Let $A$ be a subset, $A \subset \mathbb{R}$. A point $a \in \mathbb{\overline{R}}$ is a limit point(or accumulation point) of $A$ if every neighbourhood of $a$ contains at least one point of $A$ different from $a$ itself

I cannot unerstand this definition very well. For this I will draw a picture. I have a set $A$, and two neighbourhoods $V$ and $W$.

case I. For the neighbourhood $V$ our definition is verified because $V \cap A \neq \emptyset$

case II. neighbourhood $W$ is not ok because $A \cap W =\emptyset$.

Why in the definition is specified the word every? I can find at least a neighbourhood $U$ for that $U \cap A =\emptyset$.

Thanks :)

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  • $\begingroup$ I think it is depend on the way you define a neighbourhood. $\endgroup$
    – Mikasa
    Commented Sep 18, 2012 at 8:40
  • $\begingroup$ As you've exhibited a neighbourhood of $a$ which does not contain at least one point of $A$, you've shown that $a$ is not an accumulation point of $A$. Also, your picture is in $\mathbb{R}^2$ but the definition you use is for a subset of $\mathbb{R}$. $\endgroup$ Commented Sep 18, 2012 at 8:43

2 Answers 2


That point $a$ is not is not a limit point of $A$ precisely because it has a neighborhood, $W$, that does not contain any point of $A$ different from $a$ itself. (I’m assuming that you intended that $a$ belong to the set $A$, even though it’s detached from the rest of $A$.) Consider the set $A=(0,1]\cup\{2\}$. $1$ is a limit point of $A$, because every open set containing $1$ also contains other points of $A$. If $U$ is an open set containing $1$, then there is an $\epsilon>0$ such that $(1-\epsilon,1+\epsilon)\subseteq U$, and clearly

$$\max\left\{1-\frac{\epsilon}2,\frac12\right\}\in U\cap(A\setminus\{a\})\;.$$

$2$, on the other hand, is not a limit point of $A$, because the open set $(1,3)$ contains $2$ and no other point of $A$.

Finally, $0$ is a limit point of $A$, even though it does not belong to $A$: every open set $U$ containing $0$ contains an interval of the form $(-\epsilon,\epsilon)$, and

$$\min\left\{\frac{\epsilon}2,1\right\}\in U\cap(A\setminus\{0\})=U\cap A\;.$$

  • $\begingroup$ M.Scott Thanks:) Can you recommend me a book, or have you a pdf which can you give me the link to read more? thanks. $\endgroup$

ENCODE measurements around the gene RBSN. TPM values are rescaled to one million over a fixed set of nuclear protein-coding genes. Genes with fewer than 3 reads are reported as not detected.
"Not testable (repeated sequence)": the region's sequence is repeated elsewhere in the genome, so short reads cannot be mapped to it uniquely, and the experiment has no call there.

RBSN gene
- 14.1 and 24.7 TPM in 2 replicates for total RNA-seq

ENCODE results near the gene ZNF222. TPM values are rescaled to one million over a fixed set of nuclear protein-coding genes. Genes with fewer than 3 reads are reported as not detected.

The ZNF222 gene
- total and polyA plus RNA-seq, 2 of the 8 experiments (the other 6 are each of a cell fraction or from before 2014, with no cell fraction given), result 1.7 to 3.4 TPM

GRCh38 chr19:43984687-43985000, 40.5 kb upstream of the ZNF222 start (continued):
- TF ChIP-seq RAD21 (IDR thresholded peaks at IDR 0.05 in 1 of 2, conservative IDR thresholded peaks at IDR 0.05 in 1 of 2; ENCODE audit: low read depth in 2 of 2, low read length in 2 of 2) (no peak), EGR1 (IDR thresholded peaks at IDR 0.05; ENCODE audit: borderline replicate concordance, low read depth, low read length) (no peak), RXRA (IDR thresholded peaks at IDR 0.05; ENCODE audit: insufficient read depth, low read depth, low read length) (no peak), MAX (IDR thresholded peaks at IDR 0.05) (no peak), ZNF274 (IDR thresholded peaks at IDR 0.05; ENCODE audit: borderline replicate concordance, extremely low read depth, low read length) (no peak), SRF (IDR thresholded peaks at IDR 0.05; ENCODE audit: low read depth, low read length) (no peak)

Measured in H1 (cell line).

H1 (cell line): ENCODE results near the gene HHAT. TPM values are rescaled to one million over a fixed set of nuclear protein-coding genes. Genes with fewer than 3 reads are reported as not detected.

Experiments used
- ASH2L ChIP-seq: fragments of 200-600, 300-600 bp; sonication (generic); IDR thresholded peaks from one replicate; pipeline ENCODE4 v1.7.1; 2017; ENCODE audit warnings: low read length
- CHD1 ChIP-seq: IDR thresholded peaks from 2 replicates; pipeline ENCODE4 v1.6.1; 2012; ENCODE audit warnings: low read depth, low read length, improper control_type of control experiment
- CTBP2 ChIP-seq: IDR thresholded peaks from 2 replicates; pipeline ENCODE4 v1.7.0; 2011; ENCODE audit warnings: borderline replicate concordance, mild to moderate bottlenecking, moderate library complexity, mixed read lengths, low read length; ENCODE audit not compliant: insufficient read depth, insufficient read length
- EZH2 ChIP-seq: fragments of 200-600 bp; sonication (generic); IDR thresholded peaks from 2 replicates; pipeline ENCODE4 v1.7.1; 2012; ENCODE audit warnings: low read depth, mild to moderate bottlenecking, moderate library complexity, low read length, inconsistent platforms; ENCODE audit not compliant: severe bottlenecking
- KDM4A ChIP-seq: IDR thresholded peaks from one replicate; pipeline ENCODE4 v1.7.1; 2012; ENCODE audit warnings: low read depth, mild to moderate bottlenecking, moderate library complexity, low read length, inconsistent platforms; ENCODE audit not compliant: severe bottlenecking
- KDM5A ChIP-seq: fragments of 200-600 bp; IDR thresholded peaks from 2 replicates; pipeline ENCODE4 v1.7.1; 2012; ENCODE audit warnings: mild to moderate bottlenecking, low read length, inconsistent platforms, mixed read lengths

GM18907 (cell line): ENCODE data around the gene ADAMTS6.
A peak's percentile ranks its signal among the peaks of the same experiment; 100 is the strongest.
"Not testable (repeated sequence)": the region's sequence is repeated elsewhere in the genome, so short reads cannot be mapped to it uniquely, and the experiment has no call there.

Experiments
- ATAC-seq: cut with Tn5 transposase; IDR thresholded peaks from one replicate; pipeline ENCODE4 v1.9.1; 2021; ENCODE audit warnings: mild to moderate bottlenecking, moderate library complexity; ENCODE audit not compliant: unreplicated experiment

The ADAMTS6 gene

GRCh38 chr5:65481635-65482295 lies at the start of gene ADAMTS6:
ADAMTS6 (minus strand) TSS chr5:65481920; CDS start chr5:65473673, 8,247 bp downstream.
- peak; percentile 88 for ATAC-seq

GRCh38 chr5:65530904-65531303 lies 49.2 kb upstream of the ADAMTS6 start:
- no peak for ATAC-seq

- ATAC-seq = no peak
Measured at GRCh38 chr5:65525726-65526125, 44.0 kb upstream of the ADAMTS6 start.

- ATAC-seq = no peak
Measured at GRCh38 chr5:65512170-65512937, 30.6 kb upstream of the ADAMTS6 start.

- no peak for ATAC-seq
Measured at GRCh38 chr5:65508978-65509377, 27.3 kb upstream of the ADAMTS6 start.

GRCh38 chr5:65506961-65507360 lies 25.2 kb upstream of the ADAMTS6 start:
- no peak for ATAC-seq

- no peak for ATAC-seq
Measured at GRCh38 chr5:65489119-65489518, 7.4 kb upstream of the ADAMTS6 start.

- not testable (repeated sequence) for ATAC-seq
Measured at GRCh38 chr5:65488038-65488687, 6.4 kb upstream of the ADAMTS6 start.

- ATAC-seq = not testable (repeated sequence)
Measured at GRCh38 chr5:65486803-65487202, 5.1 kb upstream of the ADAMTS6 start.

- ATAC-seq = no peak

– Iuli
    Commented Sep 18, 2012 at 8:48
  • 1
    $\begingroup$ @Iuli: Any decent introductory topology text would do. Among English-language texts the one by Munkres is widely recommended. The one by Stephen Willard is a little more advanced but is quite readable and is available in an inexpensive edition from Dover. The text Topology Without Tears is available online; I’m not terribly fond of it, but that’s at least partly just a matter of taste; you should certainly take a look at it. $\endgroup$ Commented Sep 18, 2012 at 8:55
  • $\begingroup$ Another question(excuse me) the limit points are the boundary points ? Am I right ? I cannot see how a point which is not in $A$ $(a \not \in A)$ can be limit point if is not a boundary point. Thanks :) $\endgroup$
    – Iuli
    Commented Sep 18, 2012 at 12:01
  • $\begingroup$ about, continuous functions. "$\displaystyle (\forall) x_{n}, x_{n} \rightarrow a, x_{n} \in A $ then $\displaystyle f(x_{n}) \rightarrow f(a)$ ? Obviously this last proposition has sense if $a \in A$ is a accumulation point." So I asked you, if are there points $a \in A$ which are not limit(accumulation) point ? Thanks :) $\endgroup$
    – Iuli
    Commented Sep 18, 2012 at 12:21
  • $\begingroup$ @Iuli: The limit points that are not in $A$ are all boundary points. Limit points that are in $A$ may be boundary points but need not be. The set of limit points of $A=(0,1]\cup\{2\}$ is $[0,1]$; the boundary points of $A$ are $0,1$, and $2$. Continuous functions can do anything at non-limit points. For instance, every function from $\Bbb Z$ to $\Bbb R$ is continuous, because $\Bbb Z$ has no limit points. $\endgroup$ Commented Sep 18, 2012 at 19:01

Since your space seems to be limited to $\overline{\mathbb{R}}$, maybe this illustration will help:

Let $A = (0,1)$. The sequence $\{1,\frac{1}{2},\frac{1}{3},\frac{1}{4},\dots\}$ is in $A$. And we know that $\lim\limits_{n\to\infty} \frac{1}{n} = 0$. So $0$ is a limit point. It's a limit point of $A$ since every neighborhood of $0$ will contain at least an element of $A$. That is, you can always have an $n$ that is large enough so that $\frac{1}{n} \in A$ will be in that neighborhood.

However, no negative number will be a limit point of $A$. For example, take $-0.000000001$. You can have a neighborhood of that number that doesn't have any element of $A$ (because $0$ sits between $A$ and $-0.00000001$, and $0 \notin A$). Intuitively, you can't come up with a sequence in $A$ whose limit is that negative number.

So, in essence, the definition requires "every neighborhood" because if you can think of a neighborhood which doesn't have an element of $A$, that means that there is something "sitting" between $a$ and $A$ that isn't in $A$, and thus $a$ isn't a limit point of $A$.

Hope that helped.


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